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Our publication database contains 7728 publications dating back to 1943. You can browse some of the most recently added entries below, or you can:

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Recently Added Publications


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Using Browser Data to Understand Desires to Spend Time Online
Authors:
McCrosky, J.D., Parry, D.A., Sewall, C.J.R., ORBEN, AM.
Reference:
Technology, Mind, and Behaviour
Year of publication:
In Press
CBU number:
8840
Abstract:
There is growing recognition that many people feel the need to regulate their use of the internet and other digital technologies to support their wellbeing. In this study, we used Mozilla Firefox browser telemetry to investigate the role played by various usage factors in desires to regulate time spent online. In particular, we investigated how six metrics pertaining to time spent on the internet, and the diversity and intensity of use, predict participants’ (n = 8,094) desires to spend more or less time online. Across all six metrics, we did not find evidence for a relationship between browser usage metrics and participants wanting to spend more or less time online. This finding was robust across various analytical pathways. The study highlights a number of considerations and concerns that need to be addressed in future industry-academia collaborations that draw on trace data or usage telemetry.
Effects of emotion and semantic relatedness on recognition memory: Behavioral and electrophysiological evidence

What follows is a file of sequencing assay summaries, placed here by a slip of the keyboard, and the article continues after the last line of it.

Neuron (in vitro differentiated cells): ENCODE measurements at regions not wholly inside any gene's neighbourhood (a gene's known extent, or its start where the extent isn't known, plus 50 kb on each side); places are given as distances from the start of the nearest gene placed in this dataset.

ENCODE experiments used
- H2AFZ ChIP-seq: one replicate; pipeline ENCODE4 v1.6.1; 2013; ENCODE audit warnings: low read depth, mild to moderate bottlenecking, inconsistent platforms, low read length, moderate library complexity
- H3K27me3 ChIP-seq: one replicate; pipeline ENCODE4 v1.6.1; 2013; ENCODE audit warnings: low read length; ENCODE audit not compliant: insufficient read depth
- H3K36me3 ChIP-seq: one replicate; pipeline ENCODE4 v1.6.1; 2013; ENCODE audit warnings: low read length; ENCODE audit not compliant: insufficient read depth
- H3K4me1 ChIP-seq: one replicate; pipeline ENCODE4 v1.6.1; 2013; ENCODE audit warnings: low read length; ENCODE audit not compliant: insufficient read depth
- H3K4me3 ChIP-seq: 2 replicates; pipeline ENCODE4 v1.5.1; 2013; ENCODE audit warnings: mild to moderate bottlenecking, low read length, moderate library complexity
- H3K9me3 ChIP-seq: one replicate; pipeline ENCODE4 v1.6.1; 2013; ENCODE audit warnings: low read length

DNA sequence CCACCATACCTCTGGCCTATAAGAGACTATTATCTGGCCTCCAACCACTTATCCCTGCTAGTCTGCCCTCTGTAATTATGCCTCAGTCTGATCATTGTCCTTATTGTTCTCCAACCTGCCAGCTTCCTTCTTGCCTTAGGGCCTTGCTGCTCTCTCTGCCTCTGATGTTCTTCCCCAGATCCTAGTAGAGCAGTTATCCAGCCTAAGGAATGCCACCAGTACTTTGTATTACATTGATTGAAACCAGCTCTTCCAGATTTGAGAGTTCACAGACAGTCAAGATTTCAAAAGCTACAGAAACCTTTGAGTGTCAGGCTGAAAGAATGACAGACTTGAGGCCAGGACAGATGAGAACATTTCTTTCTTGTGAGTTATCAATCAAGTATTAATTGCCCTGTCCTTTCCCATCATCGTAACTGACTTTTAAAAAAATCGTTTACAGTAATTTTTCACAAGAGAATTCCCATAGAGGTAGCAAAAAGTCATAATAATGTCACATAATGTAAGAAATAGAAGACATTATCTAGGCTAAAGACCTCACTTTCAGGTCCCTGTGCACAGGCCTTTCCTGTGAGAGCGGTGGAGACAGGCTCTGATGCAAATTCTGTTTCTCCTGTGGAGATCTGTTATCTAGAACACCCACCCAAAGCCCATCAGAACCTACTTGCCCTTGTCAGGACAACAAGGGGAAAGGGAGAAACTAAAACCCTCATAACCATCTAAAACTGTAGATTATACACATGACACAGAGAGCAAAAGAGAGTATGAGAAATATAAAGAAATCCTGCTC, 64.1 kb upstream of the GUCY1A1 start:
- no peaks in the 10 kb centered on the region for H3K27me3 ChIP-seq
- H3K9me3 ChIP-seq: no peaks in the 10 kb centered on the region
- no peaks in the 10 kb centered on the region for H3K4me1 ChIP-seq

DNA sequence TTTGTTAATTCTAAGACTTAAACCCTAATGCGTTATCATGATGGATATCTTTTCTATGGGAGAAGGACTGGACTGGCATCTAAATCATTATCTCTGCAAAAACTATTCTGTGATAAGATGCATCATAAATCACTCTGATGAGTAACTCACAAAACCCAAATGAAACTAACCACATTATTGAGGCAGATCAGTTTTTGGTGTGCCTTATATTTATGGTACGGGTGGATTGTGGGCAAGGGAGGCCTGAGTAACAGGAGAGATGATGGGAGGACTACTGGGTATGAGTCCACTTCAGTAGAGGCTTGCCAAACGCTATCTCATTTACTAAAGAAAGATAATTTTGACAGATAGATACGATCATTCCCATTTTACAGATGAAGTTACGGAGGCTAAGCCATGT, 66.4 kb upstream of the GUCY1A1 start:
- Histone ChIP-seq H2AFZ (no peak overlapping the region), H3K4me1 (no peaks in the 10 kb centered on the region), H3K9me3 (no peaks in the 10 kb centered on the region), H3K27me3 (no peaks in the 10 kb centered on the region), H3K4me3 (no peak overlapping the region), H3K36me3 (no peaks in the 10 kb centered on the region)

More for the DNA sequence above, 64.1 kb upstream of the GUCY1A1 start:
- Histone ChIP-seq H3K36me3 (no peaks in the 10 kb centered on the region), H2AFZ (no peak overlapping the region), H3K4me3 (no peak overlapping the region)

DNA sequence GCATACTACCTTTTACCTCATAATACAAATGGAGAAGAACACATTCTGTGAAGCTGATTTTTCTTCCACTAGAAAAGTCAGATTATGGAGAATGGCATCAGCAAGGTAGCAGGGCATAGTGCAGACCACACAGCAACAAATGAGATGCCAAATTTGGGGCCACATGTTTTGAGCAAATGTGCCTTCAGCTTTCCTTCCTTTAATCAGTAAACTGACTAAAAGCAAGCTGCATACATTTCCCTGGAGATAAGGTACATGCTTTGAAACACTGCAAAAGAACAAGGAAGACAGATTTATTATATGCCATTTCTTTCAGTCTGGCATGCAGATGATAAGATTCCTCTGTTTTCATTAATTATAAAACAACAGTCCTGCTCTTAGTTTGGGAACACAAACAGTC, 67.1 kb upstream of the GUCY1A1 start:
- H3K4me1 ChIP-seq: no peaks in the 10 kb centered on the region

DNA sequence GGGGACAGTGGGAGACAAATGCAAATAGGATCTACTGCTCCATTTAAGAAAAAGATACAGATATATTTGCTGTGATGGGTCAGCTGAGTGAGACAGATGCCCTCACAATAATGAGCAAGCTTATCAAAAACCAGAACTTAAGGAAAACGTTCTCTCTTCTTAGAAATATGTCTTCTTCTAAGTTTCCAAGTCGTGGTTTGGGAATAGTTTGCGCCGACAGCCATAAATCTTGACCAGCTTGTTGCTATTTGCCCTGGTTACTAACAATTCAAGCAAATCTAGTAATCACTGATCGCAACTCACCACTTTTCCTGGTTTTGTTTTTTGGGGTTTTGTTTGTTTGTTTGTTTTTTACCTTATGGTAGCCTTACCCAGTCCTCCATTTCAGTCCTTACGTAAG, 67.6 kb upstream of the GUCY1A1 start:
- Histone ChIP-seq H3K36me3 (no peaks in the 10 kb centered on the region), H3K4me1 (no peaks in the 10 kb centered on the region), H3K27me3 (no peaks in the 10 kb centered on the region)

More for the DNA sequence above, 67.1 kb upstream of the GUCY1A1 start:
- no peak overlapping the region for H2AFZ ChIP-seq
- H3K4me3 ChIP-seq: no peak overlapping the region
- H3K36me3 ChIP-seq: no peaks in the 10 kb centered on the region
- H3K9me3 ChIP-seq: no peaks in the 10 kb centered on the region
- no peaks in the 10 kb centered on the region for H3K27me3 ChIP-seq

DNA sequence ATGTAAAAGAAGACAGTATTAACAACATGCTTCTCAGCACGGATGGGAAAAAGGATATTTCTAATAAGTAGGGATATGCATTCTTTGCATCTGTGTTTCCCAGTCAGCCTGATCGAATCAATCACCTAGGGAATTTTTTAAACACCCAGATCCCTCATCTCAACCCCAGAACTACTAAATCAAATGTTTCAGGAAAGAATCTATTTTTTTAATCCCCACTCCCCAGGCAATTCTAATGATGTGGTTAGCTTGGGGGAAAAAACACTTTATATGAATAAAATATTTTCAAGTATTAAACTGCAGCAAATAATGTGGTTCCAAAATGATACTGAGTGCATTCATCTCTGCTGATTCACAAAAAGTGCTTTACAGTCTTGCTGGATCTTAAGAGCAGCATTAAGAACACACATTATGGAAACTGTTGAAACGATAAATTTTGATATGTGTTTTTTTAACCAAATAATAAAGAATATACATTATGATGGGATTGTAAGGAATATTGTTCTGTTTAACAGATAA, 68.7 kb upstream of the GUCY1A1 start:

Authors:
Han, M., Bingcan, L., Chunyan, G & TIBON, R.
Reference:
Psychophysiology
Year of publication:
In Press
CBU number:
8839
Abstract:
Some aspects of our memory are enhanced by emotion, whereas others can be unaffected or even hindered. Previous studies reported impaired associative memory of emotional content, an effect termed associative “emotional interference”. The current study used EEG and an associative recognition paradigm to investigate the cognitive and neural mechanisms associated with this effect. In two experiments, participants studied negative and neutral stimulus-pairs that were either semantically related or unrelated. In Experiment 1 emotions were relevant to the encoding task (valence judgment) whereas in Experiment 2 emotions were irrelevant (familiarity judgment). In a subsequent associative recognition test, EEG was recorded while participants discriminated between intact, rearranged, and new pairs. An associative emotional interference effect was observed in both experiments, but was attenuated for semantically related pairs in Experiment 1, where valence was relevant to the task. Moreover, a modulation of an early associative memory ERP component (300–550 ms) occurred for negative pairs when valence was task-relevant (Experiment 1), but for semantically related pairs when valence was irrelevant (Experiment 2). A later ERP component (550–800 ms) showed a more general pattern, and was observed in all experimental conditions. These results suggest that both valence and semantic relations can act as an organizing principle that promotes associative binding. Their ability to contribute to successful retrieval depends on specific task demands.
Data for this project is held by an external institution. Please contact the authors to request a copy.